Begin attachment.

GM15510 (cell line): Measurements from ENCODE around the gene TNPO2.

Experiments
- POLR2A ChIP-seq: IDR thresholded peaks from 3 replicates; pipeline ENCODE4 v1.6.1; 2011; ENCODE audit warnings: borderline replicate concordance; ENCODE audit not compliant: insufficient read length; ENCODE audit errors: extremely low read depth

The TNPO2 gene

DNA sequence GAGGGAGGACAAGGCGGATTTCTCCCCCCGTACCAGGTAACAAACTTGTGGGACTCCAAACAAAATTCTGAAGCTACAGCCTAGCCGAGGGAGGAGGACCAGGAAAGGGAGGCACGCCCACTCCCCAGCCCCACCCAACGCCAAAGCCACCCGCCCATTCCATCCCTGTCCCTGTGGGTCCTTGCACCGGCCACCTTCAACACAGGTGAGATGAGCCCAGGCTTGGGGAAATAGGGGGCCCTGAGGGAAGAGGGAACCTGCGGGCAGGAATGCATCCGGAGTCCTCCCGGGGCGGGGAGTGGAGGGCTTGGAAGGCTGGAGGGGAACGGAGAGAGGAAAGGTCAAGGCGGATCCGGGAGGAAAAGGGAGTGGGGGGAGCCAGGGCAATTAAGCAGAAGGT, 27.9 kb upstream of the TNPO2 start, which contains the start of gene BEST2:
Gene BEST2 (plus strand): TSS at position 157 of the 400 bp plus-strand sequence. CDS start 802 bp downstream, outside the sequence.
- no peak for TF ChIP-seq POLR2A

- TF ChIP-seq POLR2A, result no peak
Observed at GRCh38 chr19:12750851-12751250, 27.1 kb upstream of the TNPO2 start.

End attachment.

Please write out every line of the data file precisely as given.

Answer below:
GM15510 (cell line): Measurements from ENCODE around the gene TNPO2.

Experiments
- POLR2A ChIP-seq: IDR thresholded peaks from 3 replicates; pipeline ENCODE4 v1.6.1; 2011; ENCODE audit warnings: borderline replicate concordance; ENCODE audit not compliant: insufficient read length; ENCODE audit errors: extremely low read depth

The TNPO2 gene

DNA sequence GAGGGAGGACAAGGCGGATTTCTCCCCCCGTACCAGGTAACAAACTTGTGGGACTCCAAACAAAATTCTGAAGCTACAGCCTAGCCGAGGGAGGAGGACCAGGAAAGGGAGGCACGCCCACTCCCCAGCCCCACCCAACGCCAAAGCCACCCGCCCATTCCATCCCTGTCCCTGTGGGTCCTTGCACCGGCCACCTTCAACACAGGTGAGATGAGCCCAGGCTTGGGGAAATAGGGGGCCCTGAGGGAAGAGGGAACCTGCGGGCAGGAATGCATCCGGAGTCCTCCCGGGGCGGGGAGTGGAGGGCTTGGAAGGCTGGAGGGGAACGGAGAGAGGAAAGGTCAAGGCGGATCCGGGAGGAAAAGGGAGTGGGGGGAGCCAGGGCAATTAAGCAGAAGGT, 27.9 kb upstream of the TNPO2 start, which contains the start of gene BEST2:
Gene BEST2 (plus strand): TSS at position 157 of the 400 bp plus-strand sequence. CDS start 802 bp downstream, outside the sequence.
- no peak for TF ChIP-seq POLR2A

- TF ChIP-seq POLR2A, result no peak
Observed at GRCh38 chr19:12750851-12751250, 27.1 kb upstream of the TNPO2 start.